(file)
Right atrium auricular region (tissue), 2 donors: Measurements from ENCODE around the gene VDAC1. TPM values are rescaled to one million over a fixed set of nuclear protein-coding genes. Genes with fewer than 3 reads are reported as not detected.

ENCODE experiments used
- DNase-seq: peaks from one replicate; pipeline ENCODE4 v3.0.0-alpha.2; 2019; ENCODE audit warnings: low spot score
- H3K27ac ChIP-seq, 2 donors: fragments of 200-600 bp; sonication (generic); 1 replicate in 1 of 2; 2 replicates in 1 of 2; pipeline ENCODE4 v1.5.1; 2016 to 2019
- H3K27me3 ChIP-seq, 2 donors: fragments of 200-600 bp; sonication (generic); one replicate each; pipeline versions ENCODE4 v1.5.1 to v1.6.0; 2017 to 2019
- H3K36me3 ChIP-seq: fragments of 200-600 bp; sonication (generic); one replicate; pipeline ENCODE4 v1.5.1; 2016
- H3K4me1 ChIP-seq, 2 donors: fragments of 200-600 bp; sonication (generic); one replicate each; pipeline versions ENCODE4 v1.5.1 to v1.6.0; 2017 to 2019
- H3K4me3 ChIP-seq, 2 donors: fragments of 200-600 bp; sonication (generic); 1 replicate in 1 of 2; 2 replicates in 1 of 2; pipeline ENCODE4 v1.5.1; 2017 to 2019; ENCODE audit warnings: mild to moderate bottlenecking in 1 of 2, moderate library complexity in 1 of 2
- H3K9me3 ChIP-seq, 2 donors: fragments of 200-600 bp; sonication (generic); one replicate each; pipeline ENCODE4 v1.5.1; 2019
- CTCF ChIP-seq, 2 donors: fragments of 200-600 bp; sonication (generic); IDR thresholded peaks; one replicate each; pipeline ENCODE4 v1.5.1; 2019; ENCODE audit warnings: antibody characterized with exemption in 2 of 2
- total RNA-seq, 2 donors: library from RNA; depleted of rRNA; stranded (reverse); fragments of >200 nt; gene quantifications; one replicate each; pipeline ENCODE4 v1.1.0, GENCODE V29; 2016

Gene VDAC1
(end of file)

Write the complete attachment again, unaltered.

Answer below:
Right atrium auricular region (tissue), 2 donors: Measurements from ENCODE around the gene VDAC1. TPM values are rescaled to one million over a fixed set of nuclear protein-coding genes. Genes with fewer than 3 reads are reported as not detected.

ENCODE experiments used
- DNase-seq: peaks from one replicate; pipeline ENCODE4 v3.0.0-alpha.2; 2019; ENCODE audit warnings: low spot score
- H3K27ac ChIP-seq, 2 donors: fragments of 200-600 bp; sonication (generic); 1 replicate in 1 of 2; 2 replicates in 1 of 2; pipeline ENCODE4 v1.5.1; 2016 to 2019
- H3K27me3 ChIP-seq, 2 donors: fragments of 200-600 bp; sonication (generic); one replicate each; pipeline versions ENCODE4 v1.5.1 to v1.6.0; 2017 to 2019
- H3K36me3 ChIP-seq: fragments of 200-600 bp; sonication (generic); one replicate; pipeline ENCODE4 v1.5.1; 2016
- H3K4me1 ChIP-seq, 2 donors: fragments of 200-600 bp; sonication (generic); one replicate each; pipeline versions ENCODE4 v1.5.1 to v1.6.0; 2017 to 2019
- H3K4me3 ChIP-seq, 2 donors: fragments of 200-600 bp; sonication (generic); 1 replicate in 1 of 2; 2 replicates in 1 of 2; pipeline ENCODE4 v1.5.1; 2017 to 2019; ENCODE audit warnings: mild to moderate bottlenecking in 1 of 2, moderate library complexity in 1 of 2
- H3K9me3 ChIP-seq, 2 donors: fragments of 200-600 bp; sonication (generic); one replicate each; pipeline ENCODE4 v1.5.1; 2019
- CTCF ChIP-seq, 2 donors: fragments of 200-600 bp; sonication (generic); IDR thresholded peaks; one replicate each; pipeline ENCODE4 v1.5.1; 2019; ENCODE audit warnings: antibody characterized with exemption in 2 of 2
- total RNA-seq, 2 donors: library from RNA; depleted of rRNA; stranded (reverse); fragments of >200 nt; gene quantifications; one replicate each; pipeline ENCODE4 v1.1.0, GENCODE V29; 2016

Gene VDAC1